Seoul in denial of new sanctions push in U.S. Congress

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Seoul in denial of new sanctions push in U.S. Congress


The USCGC Bertholf, a Legend-class WMSL-750 cutter tasked with enforcing UN sanctions, is shown in a file photo. [THE U.S. COAST GUARD PACIFIC AREA]

The U.S. Congress may pass a bill calling for additional sanctions on North Korea as early as May, according to multiple diplomatic sources Tuesday, a move to pressure Pyongyang to take meaningful denuclearization measures.

Despite analysis by Seoul officials that Washington was unlikely to implement new sanctions on North Korea in the near future, the sources indicated that preparations for new legislation are already finished.

“Following the collapse of the second North-U.S. summit, the Republicans and Democrats are considering introducing legislation to strengthen sanctions on North Korea,” said one diplomatic source in Washington. “Because they have been preparing the bill for a year, there is plenty of possibility it may be introduced in May or June.”

The source said that the push to strengthen sanctions on the North is centered around the Senate’s committees on armed services, finance and foreign relations.

Another overseas source said, “If North Korea doesn’t show steps toward meaningful denuclearization measures by next month, it will be a matter of time that sanctions will be strengthened, rather than eased.”

The source added, “I met with a key U.S. administration official in charge of sanctions following the Hanoi summit who clearly said that they are not considering sanctions relief to allow the resumption of Mount Kumgang tourism or the reopening of the Kaesong Industrial Complex.”

Both sources emphasized that the decision is up to North Korea, and that there isn’t much time left - in contrast with the South Korean government’s position that new sanctions are not imminent after the summit between North Korean leader Kim Jong-un and U.S. President Donald Trump at the end of last month in Hanoi failed to produce an agreement.

A Seoul official said last week that “it is a well-known fact that the United States may strengthen sanctions, but it will take months to draft a bill,” adding that it is unlikely that Washington will implement additional sanctions on the North very soon.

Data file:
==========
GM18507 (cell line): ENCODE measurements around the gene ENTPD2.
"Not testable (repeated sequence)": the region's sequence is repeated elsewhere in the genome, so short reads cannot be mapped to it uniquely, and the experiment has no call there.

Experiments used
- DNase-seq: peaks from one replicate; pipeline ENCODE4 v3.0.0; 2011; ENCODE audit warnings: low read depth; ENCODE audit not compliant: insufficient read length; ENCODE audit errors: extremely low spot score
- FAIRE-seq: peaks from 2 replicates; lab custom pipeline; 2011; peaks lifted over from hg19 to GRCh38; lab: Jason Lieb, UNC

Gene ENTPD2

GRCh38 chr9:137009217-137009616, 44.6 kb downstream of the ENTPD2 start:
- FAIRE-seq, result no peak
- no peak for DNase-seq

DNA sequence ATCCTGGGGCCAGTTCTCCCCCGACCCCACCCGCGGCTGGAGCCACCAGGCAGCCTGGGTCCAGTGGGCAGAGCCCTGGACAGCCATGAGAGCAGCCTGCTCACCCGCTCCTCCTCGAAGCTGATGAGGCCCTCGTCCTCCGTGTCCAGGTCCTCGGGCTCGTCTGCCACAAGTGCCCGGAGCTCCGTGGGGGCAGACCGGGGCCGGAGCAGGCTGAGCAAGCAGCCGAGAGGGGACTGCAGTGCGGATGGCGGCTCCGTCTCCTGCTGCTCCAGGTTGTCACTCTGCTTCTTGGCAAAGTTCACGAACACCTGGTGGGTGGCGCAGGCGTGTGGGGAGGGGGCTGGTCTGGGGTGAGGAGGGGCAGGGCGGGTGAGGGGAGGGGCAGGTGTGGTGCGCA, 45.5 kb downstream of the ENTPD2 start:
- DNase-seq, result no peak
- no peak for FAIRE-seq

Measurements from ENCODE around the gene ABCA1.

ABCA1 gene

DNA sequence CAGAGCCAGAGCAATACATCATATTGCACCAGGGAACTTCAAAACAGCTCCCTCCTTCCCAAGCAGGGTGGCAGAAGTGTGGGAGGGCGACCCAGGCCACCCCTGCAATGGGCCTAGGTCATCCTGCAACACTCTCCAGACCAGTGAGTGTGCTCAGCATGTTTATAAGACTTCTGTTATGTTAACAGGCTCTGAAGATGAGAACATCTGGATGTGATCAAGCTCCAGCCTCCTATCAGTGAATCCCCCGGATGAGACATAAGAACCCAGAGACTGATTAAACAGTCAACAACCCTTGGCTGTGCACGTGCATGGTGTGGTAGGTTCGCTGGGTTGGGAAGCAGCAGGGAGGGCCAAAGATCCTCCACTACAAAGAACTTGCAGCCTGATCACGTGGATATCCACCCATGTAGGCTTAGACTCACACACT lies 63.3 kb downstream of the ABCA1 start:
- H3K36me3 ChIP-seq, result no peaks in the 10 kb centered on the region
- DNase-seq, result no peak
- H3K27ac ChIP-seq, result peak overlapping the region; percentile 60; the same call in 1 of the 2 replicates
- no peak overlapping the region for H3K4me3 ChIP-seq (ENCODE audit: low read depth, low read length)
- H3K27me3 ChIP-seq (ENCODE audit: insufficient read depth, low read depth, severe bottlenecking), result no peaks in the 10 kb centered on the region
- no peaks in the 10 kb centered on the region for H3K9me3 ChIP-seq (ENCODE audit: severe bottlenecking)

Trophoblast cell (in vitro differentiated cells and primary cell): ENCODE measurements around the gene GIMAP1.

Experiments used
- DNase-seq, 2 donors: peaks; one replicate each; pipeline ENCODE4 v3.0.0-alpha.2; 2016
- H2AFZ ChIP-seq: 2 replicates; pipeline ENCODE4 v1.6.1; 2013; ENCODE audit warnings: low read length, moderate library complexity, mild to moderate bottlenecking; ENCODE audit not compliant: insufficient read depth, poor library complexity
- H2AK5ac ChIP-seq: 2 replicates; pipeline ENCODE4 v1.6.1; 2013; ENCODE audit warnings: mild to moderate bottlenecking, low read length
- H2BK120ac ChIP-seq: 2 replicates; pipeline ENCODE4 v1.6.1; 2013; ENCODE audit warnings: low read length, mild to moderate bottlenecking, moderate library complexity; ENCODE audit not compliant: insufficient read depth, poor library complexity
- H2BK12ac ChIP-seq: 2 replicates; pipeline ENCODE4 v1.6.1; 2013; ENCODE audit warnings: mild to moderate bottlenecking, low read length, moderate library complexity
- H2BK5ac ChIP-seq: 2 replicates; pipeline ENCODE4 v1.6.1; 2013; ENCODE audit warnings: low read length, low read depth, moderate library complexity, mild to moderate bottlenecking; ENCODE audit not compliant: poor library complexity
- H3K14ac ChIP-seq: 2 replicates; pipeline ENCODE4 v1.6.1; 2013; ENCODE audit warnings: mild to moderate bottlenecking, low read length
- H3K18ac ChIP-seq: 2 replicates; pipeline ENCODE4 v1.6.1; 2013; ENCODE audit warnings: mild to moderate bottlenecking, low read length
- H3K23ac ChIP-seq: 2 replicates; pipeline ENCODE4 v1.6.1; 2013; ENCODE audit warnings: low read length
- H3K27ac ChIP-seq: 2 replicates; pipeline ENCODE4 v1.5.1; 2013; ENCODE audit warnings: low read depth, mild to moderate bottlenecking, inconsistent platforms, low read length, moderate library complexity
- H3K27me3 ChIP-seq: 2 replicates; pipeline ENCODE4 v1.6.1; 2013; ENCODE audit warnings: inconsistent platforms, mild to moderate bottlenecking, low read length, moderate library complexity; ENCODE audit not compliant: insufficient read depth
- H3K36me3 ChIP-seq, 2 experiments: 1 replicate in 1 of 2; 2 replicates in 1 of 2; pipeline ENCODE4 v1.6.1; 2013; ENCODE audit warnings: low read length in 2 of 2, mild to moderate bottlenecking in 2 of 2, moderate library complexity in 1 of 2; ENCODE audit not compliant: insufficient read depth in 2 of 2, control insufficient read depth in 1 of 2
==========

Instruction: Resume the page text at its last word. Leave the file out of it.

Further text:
The U.S. Congress is setting a deadline of May or June to pass a sanctions bill on the North because campaigning for the 2020 presidential race will kick off in the latter half of the year. Congress will also be focused on passing the budget for next year starting in October.

“Starting from the fall, the focus will be on the budget bill, and from November, there is Thanksgiving and a series of year-end holidays,” said the Washington source. “The current bipartisan atmosphere in the Congress is that if North Korea doesn’t show movement toward denuclearization, a bill to strengthen sanctions on the North will be passed in May or June.”

The bill being prepared in relevant Senate committees is expected to try to cut off North Korea’s financial transactions, halt its transshipments, strengthen international cooperation and expand monitoring efforts.

The United States Coast Guard (USCG) earlier this month sent a maritime security cutter to Japan to crack down on North Korea’s illicit ship-to-ship transfers in violation of UN Security Council sanctions.

The U.S. Coast Guard Pacific Area in a statement Tuesday revealed that the USCGC Bertholf, a Legend-class WMSL-750 cutter tasked with enforcing UN sanctions, arrived at Sasebo Naval Base from the East China Sea on March 3.

It added that patrol is a part of Washington’s “ongoing contribution to international efforts in combating North Korea’s maritime sanctions evasion activity.”

UN Security Council resolutions aimed at curbing the North’s nuclear and missile program ban ship-to-ship transfers of fuel and coal going into and coming out of North Korea.

South Korea’s Ministry of Foreign Affairs spokesman Kim In-chul maintained in a briefing Thursday that the “issue of sanctions relief is linked to whether North Korea takes meaningful measures toward denuclearization.”

However, hard-liners on North Korea like John Bolton, the U.S. national security adviser, have warned since the failed Hanoi summit that Washington could possibly strengthen sanctions on the North and are advocating a so-called big deal on denuclearization, as opposed to a more phased approach that has been favored by Seoul.

Bolton told CBS News on March 3 that Washington was looking at ways to “tighten” up its maximum pressure campaign on Pyongyang, including ways to halt “the ship-to-ship transfers that the North Koreans are using to evade the sanctions.”

South Korean Foreign Minister Kang Kyung-wha on Monday briefed the National Assembly’s Foreign Affairs Committee on the U.S. position on the Hanoi summit, and said that in the talks Washington prioritized an agreement on the definition of denuclearization, a freeze on all weapons of mass destruction (WMD) and missiles programs and a roadmap toward denuclearization.

A South Korean Foreign Ministry official said Thursday, “What the United States proposed was agreement on complete denuclearization, or the end state, including the freezing of the North’s WMD and missile programs and a roadmap to get from this freeze to the end state.”

U.S. Ambassador to Seoul Harry Harris in a speech at the University of California, Berkeley, Wednesday likewise said that South Korean President Moon Jae-in and President Trump are “in agreement on the end state of the North Korean question.”

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